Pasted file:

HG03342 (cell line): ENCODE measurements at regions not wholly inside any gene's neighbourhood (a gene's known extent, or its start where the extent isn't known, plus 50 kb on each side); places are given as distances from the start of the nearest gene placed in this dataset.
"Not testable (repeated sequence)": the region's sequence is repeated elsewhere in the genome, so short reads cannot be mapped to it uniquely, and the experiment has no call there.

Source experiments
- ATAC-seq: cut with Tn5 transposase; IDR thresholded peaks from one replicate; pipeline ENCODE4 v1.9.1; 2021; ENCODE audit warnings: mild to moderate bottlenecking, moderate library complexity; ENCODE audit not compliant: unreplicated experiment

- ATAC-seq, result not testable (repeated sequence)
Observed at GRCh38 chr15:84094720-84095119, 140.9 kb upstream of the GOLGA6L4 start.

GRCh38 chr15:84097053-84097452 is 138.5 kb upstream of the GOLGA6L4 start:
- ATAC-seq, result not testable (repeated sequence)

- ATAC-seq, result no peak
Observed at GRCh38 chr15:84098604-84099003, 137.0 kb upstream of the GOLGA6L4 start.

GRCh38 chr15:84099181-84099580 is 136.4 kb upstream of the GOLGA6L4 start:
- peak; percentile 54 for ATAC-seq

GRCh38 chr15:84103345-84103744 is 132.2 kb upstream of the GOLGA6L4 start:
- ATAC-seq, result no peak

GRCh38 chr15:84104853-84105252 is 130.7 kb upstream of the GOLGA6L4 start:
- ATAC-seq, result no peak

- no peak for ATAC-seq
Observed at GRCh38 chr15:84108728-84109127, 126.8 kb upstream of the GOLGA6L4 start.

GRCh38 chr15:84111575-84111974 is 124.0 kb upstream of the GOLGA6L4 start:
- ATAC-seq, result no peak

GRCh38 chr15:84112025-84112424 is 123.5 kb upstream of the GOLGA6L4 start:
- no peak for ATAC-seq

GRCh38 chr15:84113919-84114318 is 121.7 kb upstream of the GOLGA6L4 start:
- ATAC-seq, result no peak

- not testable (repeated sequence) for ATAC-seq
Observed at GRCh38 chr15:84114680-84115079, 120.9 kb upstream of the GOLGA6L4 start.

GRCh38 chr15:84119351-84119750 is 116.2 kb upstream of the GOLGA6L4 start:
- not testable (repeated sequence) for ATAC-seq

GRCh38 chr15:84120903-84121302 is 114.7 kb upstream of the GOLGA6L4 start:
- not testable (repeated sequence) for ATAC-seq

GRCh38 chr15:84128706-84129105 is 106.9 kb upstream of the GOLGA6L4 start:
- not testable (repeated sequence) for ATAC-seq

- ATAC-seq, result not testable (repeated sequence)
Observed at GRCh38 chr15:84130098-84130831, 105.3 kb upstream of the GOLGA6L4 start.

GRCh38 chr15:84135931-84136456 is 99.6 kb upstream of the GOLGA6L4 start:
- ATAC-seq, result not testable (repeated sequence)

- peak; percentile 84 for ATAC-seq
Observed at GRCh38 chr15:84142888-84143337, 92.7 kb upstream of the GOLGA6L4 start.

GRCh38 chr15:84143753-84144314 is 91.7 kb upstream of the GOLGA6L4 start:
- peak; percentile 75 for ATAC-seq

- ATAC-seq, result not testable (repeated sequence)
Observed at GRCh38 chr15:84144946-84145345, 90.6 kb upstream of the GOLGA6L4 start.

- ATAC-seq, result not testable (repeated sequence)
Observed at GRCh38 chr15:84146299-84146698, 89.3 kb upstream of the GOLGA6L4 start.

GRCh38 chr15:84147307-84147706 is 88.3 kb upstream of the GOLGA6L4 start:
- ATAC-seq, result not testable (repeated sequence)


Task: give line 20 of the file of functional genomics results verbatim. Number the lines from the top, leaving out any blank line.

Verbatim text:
- ATAC-seq, result no peak